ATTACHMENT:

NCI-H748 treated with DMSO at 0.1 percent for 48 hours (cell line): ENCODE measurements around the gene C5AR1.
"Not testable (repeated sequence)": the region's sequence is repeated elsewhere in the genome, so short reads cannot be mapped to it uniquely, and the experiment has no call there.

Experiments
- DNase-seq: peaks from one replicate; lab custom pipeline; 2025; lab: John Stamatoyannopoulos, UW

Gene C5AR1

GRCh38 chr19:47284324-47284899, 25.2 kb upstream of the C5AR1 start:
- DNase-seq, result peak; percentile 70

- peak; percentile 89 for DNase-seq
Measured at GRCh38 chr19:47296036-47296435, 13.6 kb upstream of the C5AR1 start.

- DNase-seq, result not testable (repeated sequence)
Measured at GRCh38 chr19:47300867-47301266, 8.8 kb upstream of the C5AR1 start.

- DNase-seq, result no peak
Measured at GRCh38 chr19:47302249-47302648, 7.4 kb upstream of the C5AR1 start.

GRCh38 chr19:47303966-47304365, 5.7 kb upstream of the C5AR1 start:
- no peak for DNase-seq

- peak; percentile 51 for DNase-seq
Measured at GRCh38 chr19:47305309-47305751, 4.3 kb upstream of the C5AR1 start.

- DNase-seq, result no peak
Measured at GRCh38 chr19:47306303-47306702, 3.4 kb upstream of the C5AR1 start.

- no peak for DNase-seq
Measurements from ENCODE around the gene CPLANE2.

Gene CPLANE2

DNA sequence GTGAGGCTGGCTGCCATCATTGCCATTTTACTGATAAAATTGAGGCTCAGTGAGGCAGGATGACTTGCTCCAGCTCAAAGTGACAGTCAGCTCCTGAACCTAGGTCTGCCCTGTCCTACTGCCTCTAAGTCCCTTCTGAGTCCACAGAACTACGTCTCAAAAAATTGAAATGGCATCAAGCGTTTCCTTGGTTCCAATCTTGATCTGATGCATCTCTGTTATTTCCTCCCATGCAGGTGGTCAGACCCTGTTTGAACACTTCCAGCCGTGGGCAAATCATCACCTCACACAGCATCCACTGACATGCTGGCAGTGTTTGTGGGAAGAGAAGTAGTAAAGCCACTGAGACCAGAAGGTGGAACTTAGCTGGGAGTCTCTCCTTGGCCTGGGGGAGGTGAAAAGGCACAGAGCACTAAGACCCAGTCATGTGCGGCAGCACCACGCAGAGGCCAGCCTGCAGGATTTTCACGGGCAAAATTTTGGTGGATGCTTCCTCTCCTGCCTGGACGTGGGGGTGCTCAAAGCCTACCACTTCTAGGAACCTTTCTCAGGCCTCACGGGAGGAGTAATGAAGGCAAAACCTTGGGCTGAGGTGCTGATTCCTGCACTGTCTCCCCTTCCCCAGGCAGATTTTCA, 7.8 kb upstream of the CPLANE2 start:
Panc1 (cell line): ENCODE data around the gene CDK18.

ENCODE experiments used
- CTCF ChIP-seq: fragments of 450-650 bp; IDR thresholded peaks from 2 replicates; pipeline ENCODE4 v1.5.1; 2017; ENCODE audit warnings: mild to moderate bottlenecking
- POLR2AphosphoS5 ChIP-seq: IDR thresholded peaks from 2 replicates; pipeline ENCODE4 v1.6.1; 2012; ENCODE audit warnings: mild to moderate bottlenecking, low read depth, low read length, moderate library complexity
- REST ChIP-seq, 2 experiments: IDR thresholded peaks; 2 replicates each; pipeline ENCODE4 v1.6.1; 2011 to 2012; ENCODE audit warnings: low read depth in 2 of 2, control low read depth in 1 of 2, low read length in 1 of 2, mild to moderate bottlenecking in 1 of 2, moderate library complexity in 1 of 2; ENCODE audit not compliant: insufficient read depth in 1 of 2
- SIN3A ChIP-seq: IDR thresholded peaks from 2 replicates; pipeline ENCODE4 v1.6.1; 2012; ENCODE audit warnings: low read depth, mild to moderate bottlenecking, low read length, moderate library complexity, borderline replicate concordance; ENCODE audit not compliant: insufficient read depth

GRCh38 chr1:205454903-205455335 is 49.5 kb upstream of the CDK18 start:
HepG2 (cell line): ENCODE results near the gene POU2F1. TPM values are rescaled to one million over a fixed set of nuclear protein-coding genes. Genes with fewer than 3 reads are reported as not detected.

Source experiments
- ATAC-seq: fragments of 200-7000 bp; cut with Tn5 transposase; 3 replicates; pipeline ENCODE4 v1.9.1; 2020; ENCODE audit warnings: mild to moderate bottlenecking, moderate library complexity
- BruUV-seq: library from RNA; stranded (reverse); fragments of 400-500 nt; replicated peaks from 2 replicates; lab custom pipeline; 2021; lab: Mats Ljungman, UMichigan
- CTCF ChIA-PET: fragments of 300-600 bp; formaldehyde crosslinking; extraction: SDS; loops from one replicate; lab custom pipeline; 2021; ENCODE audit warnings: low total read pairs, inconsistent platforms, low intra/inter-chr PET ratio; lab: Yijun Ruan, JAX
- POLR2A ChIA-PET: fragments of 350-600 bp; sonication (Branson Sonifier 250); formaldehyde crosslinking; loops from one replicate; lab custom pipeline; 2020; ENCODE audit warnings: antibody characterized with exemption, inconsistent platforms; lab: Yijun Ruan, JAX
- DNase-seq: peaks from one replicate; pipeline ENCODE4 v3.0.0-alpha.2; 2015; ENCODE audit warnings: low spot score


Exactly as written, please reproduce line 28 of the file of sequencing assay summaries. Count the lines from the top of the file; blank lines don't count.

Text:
- REST ChIP-seq, 2 experiments: IDR thresholded peaks; 2 replicates each; pipeline ENCODE4 v1.6.1; 2011 to 2012; ENCODE audit warnings: low read depth in 2 of 2, control low read depth in 1 of 2, low read length in 1 of 2, mild to moderate bottlenecking in 1 of 2, moderate library complexity in 1 of 2; ENCODE audit not compliant: insufficient read depth in 1 of 2